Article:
Charlotte, N.C., Jan 17, 2017 / 05:02 pm (CNA/EWTN News).- A lawsuit against a Catholic high school claims that it was illegal discrimination to fire a teacher for contracting a same-sex civil marriage, but a law professor suggests the case will not make any progress.

“What they're trying to do is they're trying to make new law in this case,” Prof. Robert Destro told CNA. “I wouldn't be surprised if they didn't get their case dismissed.” Destro, a law professor of the Catholic University of America's Columbus School of Law, served 16 years on the U.S. Commission for Civil Rights.

Charlotte Catholic High School in North Carolina and the Diocese of Charlotte faces a lawsuit from a substitute teacher who says he was fired after he posted about his same-sex wedding on Facebook. The Charlotte, N.C. high school is part of the diocesan school system. Lonnie Billard had begun working at the school in 2001 as a full time faculty member. He taught English and drama. He said he brought his partner to school events and their relationship was known to students, teachers, parents and administrators.

He retired in 2012 and became a long-term substitute teacher. In October 2014 he posted a wedding announcement on Facebook. An assistant principal at the school then told him he would no longer be hired as a substitute teacher. The suit claimed that the diocese ordered his termination because of his announcement.

In January 2015 diocesan communications director David Hains said that continued employment of Billard would be “legitimating that relationship” and wrongly indicate Church approval, the lawsuit said. The lawsuit was filed on Billard’s behalf by the North Carolina office of the American Civil Liberties Union and the law firm Tin Fulton Walker & Owen.

The lawsuit claims it is a cause for legal action to fire someone on the basis of sex, because of his intention to enter a same-sex civil marriage and “because he does not conform to sex-based stereotypes associated with men in our society.” Chris Brook, the ACLU state legal director, said that religious organizations are not exempt from the federal ban on sex discrimination under Title VII of the Civil Rights Act.

He claimed that other teachers violated Catholic teaching on divorce and other matters, but Billard was the only teacher fired. Destro, however, said he did not think the lawsuit had a basis in precedent. He questioned the lawsuit’s claim that marriages fall under sex discrimination.

“The question whether or not certain marriages are legitimate, whether certain relationships are consistent with the moral teachings of the Church, has nothing to do with the definition of ‘sex’,” he said. The law allows religion to be a standard of employment in religious schools, he explained. This allows the school “to control the learning environment and who teaches in it.”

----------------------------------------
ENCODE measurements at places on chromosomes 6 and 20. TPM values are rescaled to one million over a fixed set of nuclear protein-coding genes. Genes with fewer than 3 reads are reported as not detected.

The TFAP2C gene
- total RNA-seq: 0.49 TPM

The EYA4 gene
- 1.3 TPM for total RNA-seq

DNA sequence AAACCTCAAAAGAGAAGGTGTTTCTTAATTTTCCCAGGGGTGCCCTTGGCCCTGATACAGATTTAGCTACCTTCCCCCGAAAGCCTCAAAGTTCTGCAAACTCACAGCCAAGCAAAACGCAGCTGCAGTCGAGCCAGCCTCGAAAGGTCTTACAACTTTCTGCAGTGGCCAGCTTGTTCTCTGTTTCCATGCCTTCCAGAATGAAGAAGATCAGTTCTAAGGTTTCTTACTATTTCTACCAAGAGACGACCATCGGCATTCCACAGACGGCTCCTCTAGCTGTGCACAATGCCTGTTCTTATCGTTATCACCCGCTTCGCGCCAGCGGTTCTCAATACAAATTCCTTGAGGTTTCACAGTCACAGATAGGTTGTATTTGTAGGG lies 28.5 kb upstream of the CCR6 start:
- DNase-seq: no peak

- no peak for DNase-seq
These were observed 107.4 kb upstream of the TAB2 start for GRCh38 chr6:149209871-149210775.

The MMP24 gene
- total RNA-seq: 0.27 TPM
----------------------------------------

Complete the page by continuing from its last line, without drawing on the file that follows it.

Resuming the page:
“It’s pretty clear from the law that the schools have the right and the obligation to stay in control of their curriculum,” he said. According to Destro, the question is not a matter of the teacher’s sexual orientation. “The question is about whether you’re bearing sufficient witness to the faith in the course of your teaching, another question entirely.”

Even if a teacher is not Catholic, Destro said, school contracts usually specify standards of behavior concerning teachers’ roles. CNA sought comment from the diocese but did not receive a response by deadline.

“The Diocese of Charlotte has not received any paperwork. Typically we don’t discuss ongoing litigation,” Hains, the diocese’s communications director, told the Charlotte Observer. He said diocesan officials had not seen the lawsuit as of Jan. 11. In January 2015 Hains noted the Church’s belief that marriage is a union only of a man and a woman and rejected claims of discrimination.

“He’s not being picked on because he’s gay. He lost his job as a substitute teacher because he broke a promise because he chose to oppose church teaching, something he promised he would not do.” Billard said that his adherence to Catholic teaching was never part of the employment process. The lawsuit seeks back pay and benefits, punitive damage, compensatory damages for emotional distress, and a court order blocking the school and Catholic leaders from taking similar actions in the future, “restraining Defendants from engaging in further discriminatory conduct.”

The legal action comes after several years of advocacy against religious freedom protections. The American Civil Liberties Union is receiving funding from groups like the Arcus Foundation for projects to “beat back” religious exemptions, grant listings show. The foundation, founded by billionaire heir Jon Stryker, is also funding some Catholic dissenting groups. Stryker was a major funder of the effort to redefine civil marriage in the United States.